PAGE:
Cookies Policy

This site uses cookies. By continuing to browse the site you are agreeing to our use of cookies.

I accept this policy

Find out more here

The Effects of Prior Exposure To Light On the Imprinting Process in Domestic Chicks

No metrics data to plot.
The attempt to load metrics for this article has failed.
The attempt to plot a graph for these metrics has failed.
The full text of this article is not currently available.

Brill’s MyBook program is exclusively available on BrillOnline Books and Journals. Students and scholars affiliated with an institution that has purchased a Brill E-Book on the BrillOnline platform automatically have access to the MyBook option for the title(s) acquired by the Library. Brill MyBook is a print-on-demand paperback copy which is sold at a favorably uniform low price.

Access this article

+ Tax (if applicable)
Add to Favorites

image of Behaviour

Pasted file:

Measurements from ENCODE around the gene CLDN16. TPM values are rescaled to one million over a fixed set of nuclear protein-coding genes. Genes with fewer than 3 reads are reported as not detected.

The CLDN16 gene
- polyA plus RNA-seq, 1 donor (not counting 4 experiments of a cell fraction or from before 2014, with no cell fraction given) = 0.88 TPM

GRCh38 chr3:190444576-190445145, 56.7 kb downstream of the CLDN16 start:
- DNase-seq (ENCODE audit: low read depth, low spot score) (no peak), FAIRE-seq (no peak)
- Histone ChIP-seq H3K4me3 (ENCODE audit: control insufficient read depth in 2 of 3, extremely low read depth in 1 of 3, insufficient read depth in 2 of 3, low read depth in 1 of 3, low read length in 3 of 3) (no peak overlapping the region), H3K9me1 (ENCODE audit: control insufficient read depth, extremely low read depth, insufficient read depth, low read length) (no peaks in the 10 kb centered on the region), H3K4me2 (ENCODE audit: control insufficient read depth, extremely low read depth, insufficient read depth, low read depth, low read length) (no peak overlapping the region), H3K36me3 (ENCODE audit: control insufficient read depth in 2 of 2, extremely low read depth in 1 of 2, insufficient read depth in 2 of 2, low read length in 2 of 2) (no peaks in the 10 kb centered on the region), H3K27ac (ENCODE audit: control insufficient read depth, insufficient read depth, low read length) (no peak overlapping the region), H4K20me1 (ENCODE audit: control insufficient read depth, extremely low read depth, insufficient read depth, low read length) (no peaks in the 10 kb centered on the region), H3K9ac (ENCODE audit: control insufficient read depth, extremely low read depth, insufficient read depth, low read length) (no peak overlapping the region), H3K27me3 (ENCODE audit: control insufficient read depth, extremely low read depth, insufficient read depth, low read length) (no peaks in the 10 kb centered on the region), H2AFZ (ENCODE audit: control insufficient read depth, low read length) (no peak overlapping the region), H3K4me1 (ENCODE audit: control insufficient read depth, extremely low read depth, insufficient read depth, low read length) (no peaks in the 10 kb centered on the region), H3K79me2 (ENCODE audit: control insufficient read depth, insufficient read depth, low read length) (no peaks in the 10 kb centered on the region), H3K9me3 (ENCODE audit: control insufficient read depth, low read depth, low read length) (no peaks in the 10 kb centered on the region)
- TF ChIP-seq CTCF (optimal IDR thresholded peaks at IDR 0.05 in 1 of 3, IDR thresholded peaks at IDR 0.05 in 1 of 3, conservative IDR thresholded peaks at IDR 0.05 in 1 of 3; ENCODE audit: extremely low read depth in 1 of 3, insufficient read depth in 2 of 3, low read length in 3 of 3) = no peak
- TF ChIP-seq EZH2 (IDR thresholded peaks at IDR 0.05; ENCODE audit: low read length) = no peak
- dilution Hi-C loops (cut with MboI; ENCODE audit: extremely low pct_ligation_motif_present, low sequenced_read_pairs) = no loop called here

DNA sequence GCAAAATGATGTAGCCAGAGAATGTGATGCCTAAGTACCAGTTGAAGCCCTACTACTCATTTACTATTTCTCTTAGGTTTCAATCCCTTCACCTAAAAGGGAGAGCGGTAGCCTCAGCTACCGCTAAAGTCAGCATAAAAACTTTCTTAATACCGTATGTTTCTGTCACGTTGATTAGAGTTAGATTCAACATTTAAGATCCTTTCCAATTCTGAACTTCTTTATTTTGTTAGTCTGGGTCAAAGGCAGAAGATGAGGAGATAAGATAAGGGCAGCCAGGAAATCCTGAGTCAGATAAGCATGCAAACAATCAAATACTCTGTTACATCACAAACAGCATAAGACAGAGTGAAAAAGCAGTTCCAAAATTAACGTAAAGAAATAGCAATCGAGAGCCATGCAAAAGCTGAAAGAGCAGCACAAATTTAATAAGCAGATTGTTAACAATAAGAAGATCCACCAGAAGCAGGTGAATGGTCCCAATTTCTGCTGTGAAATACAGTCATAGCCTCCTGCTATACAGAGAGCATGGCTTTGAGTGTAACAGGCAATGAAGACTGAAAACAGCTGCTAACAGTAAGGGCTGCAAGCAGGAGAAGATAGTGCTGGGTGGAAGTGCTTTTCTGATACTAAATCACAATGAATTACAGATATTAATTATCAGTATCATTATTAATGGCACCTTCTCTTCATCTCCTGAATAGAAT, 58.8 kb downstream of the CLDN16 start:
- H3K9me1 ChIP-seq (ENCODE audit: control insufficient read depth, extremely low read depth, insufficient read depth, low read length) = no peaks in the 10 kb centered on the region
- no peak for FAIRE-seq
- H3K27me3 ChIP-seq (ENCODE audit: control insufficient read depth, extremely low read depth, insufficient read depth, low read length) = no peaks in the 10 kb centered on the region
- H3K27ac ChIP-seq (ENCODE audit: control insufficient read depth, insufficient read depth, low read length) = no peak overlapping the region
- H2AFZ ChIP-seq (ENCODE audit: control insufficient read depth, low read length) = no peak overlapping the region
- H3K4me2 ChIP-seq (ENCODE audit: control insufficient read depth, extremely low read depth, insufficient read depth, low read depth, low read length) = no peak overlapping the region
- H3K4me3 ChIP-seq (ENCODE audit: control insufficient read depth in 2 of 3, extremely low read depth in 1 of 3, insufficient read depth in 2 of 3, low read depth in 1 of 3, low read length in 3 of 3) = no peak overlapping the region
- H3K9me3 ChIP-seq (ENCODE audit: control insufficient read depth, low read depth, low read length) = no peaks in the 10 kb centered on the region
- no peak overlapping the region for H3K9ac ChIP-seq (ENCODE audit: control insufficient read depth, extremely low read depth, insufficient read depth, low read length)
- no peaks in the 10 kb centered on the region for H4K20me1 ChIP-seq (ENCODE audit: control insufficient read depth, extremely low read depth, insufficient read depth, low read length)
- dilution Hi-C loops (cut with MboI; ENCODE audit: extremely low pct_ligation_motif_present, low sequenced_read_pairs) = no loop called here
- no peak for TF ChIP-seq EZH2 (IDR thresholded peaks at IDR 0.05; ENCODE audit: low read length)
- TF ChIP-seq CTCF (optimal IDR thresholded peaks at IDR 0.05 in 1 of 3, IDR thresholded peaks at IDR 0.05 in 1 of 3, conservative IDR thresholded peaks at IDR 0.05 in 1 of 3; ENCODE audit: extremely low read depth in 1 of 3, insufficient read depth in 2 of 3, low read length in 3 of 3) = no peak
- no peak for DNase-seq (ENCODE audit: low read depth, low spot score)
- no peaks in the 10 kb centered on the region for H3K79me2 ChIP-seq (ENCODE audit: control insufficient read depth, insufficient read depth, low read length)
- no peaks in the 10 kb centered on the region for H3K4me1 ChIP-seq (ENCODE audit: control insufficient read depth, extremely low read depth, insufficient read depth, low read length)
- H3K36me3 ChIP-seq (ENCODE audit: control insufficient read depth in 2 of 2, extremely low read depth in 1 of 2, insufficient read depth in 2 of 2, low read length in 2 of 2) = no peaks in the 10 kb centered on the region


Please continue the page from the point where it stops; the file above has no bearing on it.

Domestic chicks were placed in isolation under a constant white light for 30 minutes. Afterwards these birds and a group previously kept in the dark were trained with a Red or a Yellow flashing light for 45 minutes. Subsequently all chicks were given a choice between familiar and unfamiliar flashing lights in some new apparatus which is described in detail for the first time. The chicks exposed to constant light showed a clear preference for the flashing light with which they had been trained whereas the Dark control chicks did not. It is suggested that the constant light activated their visual pathways enabling the Light-exposed chicks to learn more than the Dark control chicks during the imprinting procedure.

Affiliations: 1: University of Cambridge, Sub-Department of Animal Behaviour, Madingley, Cambridge, England


Full text loading...


Data & Media loading...

Article metrics loading...



Can't access your account?
  • Key

  • Full access
  • Open Access
  • Partial/No accessInformation